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HP's TouchPad fire sale: 4 effects
Bargain hunters snatched up hundreds of thousands of the discontinued tablets when they were discounted to $99. What does that mean for the iPad?
 
The drastic discount of the HP TouchPad over the weekend sent consumers into a frenzy, and might help Apple take even more control of the market.
The drastic discount of the HP TouchPad over the weekend sent consumers into a frenzy, and might help Apple take even more control of the market.
CC BY: Ben Miller

After Hewlett-Packard announced last week that it would shut down its tablet and smartphone operations, retailers began offering HP's TouchPad tablets for as little as $99 — down from the original $399. A sellout frenzy quickly ensued, as customers grabbed hundreds of thousands of the bargain tablets. What will the fire sale mean for HP and the tablet industry? Here, four predictions:

1. Apple will benefit
The HP flood "could drive low-volume tablet makers out of the market," says John P. Mello Jr. at PC World. Apple sells some 9 million tablets each quarter, so Steve Jobs won't exactly be crippled by the sale of a few hundred thousand TouchPads. Companies like Samsung and Research in Motion, however, are lucky to move 500,000 tablets in a quarter. HP's fire sale will hurt their numbers. Ultimately, that could give Apple an even bigger chunk of the market.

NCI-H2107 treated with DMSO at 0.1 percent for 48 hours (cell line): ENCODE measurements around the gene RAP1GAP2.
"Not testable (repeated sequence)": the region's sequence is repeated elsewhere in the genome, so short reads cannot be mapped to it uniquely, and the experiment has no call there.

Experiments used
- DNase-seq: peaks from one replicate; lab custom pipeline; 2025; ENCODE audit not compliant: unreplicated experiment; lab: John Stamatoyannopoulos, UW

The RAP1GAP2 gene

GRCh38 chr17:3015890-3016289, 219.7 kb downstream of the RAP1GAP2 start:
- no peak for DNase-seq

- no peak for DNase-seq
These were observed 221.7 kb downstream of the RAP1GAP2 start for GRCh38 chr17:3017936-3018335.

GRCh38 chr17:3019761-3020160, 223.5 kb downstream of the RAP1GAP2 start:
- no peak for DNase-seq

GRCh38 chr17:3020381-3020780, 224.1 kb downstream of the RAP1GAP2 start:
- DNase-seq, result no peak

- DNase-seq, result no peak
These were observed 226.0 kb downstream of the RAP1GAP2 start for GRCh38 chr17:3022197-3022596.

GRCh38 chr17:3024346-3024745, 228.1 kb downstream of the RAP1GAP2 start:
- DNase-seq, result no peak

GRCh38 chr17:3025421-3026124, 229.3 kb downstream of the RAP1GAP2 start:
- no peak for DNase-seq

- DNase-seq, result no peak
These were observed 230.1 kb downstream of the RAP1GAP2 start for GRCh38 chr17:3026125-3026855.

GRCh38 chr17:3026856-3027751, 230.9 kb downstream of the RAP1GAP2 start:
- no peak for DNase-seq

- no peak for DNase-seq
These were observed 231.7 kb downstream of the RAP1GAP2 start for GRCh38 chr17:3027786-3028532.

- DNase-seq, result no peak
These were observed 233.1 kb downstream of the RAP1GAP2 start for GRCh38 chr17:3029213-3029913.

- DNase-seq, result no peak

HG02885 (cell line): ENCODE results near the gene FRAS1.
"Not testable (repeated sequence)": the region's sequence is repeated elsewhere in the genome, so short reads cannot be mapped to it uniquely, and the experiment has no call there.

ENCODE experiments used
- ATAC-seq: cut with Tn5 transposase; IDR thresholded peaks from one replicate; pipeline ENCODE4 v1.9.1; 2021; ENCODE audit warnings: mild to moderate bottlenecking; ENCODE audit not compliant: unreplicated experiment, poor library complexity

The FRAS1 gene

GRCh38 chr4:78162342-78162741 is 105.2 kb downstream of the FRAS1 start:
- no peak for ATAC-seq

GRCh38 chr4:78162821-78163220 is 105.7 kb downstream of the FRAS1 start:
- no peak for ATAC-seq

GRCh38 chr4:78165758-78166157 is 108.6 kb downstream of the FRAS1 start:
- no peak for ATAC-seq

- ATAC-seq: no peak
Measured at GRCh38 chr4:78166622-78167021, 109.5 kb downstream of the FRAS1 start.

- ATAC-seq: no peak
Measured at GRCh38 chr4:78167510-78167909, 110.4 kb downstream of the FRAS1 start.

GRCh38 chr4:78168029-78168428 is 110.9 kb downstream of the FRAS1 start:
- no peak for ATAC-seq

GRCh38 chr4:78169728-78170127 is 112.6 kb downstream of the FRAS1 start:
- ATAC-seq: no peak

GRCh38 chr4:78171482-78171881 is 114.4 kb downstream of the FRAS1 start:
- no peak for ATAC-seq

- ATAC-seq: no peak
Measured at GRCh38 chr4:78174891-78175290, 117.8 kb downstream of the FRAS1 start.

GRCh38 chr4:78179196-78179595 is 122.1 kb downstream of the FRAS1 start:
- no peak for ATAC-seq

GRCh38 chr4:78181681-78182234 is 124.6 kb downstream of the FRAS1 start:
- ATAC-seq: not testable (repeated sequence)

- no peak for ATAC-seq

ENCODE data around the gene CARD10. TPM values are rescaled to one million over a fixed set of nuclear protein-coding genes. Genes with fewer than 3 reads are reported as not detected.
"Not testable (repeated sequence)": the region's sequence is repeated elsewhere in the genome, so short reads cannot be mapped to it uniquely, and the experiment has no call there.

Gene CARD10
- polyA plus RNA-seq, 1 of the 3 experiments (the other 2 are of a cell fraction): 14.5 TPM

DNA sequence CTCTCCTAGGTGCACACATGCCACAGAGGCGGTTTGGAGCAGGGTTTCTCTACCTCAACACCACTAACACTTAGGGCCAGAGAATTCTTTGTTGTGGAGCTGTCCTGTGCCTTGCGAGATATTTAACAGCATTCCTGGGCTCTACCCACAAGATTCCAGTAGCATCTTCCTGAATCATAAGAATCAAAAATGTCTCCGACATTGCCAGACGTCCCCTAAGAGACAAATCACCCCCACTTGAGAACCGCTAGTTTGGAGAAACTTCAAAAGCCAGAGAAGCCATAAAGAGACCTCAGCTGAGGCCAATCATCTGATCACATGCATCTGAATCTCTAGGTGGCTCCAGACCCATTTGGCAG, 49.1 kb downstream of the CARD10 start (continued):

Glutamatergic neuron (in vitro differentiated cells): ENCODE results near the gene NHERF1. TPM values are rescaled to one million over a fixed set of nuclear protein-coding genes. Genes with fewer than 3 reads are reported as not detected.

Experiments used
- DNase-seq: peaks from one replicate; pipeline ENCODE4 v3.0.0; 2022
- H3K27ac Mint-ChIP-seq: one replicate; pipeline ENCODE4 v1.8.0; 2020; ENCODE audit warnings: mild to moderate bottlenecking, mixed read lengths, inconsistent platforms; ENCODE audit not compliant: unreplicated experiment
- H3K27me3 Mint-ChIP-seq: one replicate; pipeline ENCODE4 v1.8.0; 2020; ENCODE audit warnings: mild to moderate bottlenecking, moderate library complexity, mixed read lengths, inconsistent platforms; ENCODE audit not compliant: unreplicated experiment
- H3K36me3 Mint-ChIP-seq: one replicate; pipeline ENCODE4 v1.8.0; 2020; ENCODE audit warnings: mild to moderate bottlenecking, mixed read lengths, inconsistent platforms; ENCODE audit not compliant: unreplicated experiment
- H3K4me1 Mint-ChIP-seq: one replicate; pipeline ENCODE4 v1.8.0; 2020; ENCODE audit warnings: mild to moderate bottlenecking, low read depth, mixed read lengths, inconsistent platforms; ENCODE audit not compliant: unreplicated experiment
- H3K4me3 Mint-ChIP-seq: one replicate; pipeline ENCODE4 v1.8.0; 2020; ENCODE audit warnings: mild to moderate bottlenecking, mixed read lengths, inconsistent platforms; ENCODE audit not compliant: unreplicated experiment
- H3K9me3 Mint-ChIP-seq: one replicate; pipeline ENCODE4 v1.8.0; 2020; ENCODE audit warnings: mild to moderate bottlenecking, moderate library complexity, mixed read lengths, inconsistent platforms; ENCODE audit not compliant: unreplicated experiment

2. HP's reputation will take a blow
Eager TouchPad buyers struggled to purchase bargain tablets on HP's e-commerce site and through overloaded phone lines at the HP call center, notes Larry Dignan at ZD Net. The company said it couldn't handle the "overwhelming demand," but since HP is in the IT infrastructure business, it should have been able to prevent such problems. Yeah, "there's irony," says Joe Wilcox at BetaNews. "HP is supposedly ditching TouchPad and possibly unloading its PC biz to refocus on" business services, but "what does it tell possible enterprise clients about HP when its own store errors out"?

3. Tablet pricing will be thrown in flux
The TouchPad may have been flawed, but its exit from the market at fire-sale prices may force other tablet makers to slash their prices, too, says Dignan. "It's no wonder retailers initially balked at HP's prices. If the TouchPad is ultimately worth $99, what's an Android tablet worth?" If Google tablets want to really compete with Apple, they're going to have to offer a much better price — $250 max.

4. HP's relationship with retailers will suffer
Scrapping its mobile business hasn't endeared HP to retailers, and the fire sale won't help either, says Forbes. Best Buy is losing money on the fire sale, and it may soon find its in-store help desk swarmed by angry customers after HP stops offering any support for the product. Not a great way to make friends.

 

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